A voice of the customer questionnaire is an effective tool for growing a business, managing an organization's reputation and improving customer satisfaction and retention. The best results come from asking the right questions that provide valuable and actionable feedback.
Why VoC matters for company success
A VoC program helps an organization uncover valuable insight into its strengths and weaknesses as a business -- if approached strategically. But it requires a strategy that connects to organizational goals. It is about collecting and analyzing feedback from across the customer journey and then acting on those insights to guide decisions.
To have a holistic view of the customer experience, a voice of the customer questionnaire should collect responses at each phase of a customer lifecycle -- awareness, engagement, evaluation, purchase, post-purchase, servicing, etc. An organization's functional areas, such as marketing and advertising, product development, improvement and operations, can then use those insights to develop action plans for the future.
Despite how strategic it can be, many organizations overlook VoC programs when seeking answers to lagging sales, competitive demands, innovation opportunities and even online or digital experiences. Listening to customers and applying those insights is the best way to move a business forward. Without it, an organization may have to deal with a costly financial mistake or a tarnished brand reputation. Understanding how customers view the product, customer support and the company is invaluable.
What to include in a voice of the customer questionnaire
A VoC program provides valuable information for departments across an organization. Tailor the questions to match with the facet of the organization that has the most to gain. Below are examples of common questions to include in a Voice of the Customer questionnaire.
Tied closely with an organization's Net Promoter Score and Customer Effort Score, common questions include the following:
- How likely are you to recommend the organization's product or service to a friend, family member or colleague?
- What is the primary reason for your score?
- How easy was it to do business here?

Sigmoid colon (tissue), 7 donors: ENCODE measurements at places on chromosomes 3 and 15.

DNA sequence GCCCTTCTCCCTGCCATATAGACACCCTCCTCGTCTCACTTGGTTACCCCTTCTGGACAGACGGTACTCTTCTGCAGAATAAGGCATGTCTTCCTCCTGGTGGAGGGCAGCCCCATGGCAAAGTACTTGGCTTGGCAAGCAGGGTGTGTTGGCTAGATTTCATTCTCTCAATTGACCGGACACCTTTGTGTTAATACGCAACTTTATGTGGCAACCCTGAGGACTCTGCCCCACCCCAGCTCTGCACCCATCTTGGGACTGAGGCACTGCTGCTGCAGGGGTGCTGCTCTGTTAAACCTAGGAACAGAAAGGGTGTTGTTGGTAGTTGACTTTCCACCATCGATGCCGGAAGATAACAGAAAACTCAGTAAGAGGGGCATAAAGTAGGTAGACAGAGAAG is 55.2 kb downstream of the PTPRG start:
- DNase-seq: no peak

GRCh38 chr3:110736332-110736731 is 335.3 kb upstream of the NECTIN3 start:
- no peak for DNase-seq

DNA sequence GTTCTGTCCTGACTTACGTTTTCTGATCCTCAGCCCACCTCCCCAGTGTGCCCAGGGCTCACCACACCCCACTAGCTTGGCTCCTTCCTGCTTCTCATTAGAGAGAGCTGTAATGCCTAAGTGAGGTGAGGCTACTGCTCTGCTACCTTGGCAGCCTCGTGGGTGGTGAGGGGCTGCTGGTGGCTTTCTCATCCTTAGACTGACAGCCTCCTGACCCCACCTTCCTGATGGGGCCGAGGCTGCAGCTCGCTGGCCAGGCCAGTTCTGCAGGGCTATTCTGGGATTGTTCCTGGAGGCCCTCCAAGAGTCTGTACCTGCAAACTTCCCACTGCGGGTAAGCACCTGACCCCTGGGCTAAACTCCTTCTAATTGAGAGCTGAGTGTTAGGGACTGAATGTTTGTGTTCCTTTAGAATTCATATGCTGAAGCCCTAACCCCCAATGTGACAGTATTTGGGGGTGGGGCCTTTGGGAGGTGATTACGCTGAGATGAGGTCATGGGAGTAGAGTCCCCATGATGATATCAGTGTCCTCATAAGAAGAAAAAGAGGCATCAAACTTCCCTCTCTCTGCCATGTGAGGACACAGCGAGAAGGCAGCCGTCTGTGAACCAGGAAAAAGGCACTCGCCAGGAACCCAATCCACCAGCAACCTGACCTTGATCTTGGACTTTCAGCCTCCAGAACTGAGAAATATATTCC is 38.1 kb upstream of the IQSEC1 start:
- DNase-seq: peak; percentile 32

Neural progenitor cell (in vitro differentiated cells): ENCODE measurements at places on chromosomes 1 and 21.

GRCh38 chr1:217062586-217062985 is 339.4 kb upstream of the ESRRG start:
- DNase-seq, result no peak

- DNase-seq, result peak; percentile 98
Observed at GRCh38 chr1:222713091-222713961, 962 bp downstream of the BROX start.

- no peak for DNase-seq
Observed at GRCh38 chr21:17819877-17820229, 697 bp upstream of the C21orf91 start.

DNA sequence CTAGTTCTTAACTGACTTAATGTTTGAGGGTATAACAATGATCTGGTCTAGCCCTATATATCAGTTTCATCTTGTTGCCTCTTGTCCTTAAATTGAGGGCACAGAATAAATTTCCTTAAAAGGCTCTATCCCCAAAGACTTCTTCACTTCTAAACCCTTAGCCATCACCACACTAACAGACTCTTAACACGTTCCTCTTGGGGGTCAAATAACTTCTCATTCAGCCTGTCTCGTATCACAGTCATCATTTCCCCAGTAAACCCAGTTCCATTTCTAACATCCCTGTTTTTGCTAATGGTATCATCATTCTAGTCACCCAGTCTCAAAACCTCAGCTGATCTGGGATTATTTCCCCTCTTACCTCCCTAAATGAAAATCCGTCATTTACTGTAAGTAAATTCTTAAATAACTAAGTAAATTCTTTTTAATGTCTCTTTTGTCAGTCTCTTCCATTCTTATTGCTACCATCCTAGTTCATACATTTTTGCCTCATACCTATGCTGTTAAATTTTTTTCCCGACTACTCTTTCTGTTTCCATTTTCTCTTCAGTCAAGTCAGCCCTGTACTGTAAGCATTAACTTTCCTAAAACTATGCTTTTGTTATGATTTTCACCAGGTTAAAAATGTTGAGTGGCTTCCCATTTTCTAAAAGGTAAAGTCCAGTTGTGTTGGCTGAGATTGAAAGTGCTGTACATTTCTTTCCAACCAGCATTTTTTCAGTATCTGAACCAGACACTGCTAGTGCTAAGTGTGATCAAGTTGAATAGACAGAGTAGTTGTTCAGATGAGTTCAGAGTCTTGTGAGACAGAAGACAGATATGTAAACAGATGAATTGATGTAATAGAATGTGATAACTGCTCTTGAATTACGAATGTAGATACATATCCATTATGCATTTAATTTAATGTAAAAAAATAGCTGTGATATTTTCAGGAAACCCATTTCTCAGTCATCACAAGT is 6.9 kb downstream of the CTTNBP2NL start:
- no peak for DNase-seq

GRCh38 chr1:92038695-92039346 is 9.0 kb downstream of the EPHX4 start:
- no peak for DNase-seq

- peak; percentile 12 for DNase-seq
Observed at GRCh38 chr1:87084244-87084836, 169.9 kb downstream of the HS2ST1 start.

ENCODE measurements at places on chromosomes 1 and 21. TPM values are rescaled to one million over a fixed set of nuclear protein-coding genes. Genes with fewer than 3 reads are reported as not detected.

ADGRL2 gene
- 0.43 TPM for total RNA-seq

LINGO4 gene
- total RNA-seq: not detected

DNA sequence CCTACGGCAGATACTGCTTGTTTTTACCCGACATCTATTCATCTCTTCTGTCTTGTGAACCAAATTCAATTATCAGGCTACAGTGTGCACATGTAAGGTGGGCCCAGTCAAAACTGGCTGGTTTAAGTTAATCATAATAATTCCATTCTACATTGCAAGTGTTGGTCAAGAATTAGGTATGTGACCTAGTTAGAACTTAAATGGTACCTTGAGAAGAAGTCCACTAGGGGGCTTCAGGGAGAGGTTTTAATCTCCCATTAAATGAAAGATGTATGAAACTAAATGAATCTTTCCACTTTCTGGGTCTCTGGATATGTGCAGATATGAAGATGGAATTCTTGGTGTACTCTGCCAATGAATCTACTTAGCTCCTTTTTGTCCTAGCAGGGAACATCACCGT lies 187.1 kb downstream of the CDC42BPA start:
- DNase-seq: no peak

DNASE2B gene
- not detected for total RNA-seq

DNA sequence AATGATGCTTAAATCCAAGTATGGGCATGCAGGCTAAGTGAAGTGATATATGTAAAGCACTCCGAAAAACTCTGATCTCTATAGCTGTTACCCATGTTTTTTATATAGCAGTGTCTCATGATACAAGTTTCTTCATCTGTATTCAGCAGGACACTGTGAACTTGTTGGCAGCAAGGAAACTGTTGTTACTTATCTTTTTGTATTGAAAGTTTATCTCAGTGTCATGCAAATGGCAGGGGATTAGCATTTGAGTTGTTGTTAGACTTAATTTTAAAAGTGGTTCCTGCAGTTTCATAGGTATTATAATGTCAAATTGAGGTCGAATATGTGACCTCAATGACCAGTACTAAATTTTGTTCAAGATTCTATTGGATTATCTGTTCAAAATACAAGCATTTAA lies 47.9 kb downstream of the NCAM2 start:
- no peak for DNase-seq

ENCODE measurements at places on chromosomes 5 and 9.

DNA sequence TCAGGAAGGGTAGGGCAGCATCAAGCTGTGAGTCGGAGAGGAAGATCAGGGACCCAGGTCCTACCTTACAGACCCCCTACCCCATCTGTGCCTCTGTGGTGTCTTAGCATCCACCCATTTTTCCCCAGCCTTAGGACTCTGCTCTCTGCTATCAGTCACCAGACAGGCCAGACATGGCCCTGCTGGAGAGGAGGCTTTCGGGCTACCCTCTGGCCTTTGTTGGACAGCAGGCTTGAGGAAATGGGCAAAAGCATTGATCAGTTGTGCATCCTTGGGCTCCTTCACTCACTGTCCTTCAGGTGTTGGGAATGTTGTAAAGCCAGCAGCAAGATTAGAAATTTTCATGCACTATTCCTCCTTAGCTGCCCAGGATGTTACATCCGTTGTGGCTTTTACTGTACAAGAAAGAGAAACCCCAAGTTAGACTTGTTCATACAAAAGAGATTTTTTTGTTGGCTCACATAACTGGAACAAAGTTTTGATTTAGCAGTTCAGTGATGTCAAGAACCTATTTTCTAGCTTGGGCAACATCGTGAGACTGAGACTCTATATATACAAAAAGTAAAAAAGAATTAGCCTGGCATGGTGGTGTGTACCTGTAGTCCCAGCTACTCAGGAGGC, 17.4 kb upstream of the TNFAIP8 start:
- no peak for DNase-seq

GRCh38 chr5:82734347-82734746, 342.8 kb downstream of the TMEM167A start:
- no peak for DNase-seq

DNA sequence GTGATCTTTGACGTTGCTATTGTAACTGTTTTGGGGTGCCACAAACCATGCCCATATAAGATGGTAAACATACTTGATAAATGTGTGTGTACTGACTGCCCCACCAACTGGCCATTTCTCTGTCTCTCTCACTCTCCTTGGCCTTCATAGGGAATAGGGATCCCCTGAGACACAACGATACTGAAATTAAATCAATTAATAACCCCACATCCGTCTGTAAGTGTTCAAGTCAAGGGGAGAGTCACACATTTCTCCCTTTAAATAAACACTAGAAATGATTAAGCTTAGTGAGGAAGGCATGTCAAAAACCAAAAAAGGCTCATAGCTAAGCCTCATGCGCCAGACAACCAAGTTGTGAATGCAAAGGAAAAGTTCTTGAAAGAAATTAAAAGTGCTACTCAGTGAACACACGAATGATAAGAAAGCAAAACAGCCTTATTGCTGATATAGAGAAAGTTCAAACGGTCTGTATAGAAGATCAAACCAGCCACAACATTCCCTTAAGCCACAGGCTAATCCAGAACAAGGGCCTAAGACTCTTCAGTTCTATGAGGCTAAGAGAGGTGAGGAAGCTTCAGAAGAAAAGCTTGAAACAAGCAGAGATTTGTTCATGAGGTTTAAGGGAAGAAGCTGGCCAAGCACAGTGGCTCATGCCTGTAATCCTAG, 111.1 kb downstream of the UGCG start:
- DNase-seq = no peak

Awareness and image
These questions enable organizations to measure their brand awareness and perceptions from the customer point of view. Example questions include the following:
- What word or phrase comes to mind when you encounter [product or service category]? Alternatively, instead of an open-ended question, include a predefined list for the respondent to select top choices.
- Which of the following words would you use to describe the product?
- What company comes to mind first when you think of [product or service category]?
- Where have you seen or heard information about [product or service category] in the past six months?
These questions evaluate a customer's intention to continue engaging with a company or brand.
- How likely will you switch to another company when purchasing [product/service] in the next 12 months?
- How likely will you purchase another [product/service] from [company/brand] in the next six months?
- Customer satisfaction: How satisfied are you with [company/brand or product/service]?
- Which of the following [insert product or service] providers have you purchased from in the past 12 months? Which have you bought from most often in those 12 months?
These questions tackle what is top of mind for a customer when they think about the organization.
- Which words or adjectives best describe [company/brand or product/service]? Include a predefined list for the respondent to select top choices.
- What word or phrase comes to mind when you see or hear [company/brand or product/service]?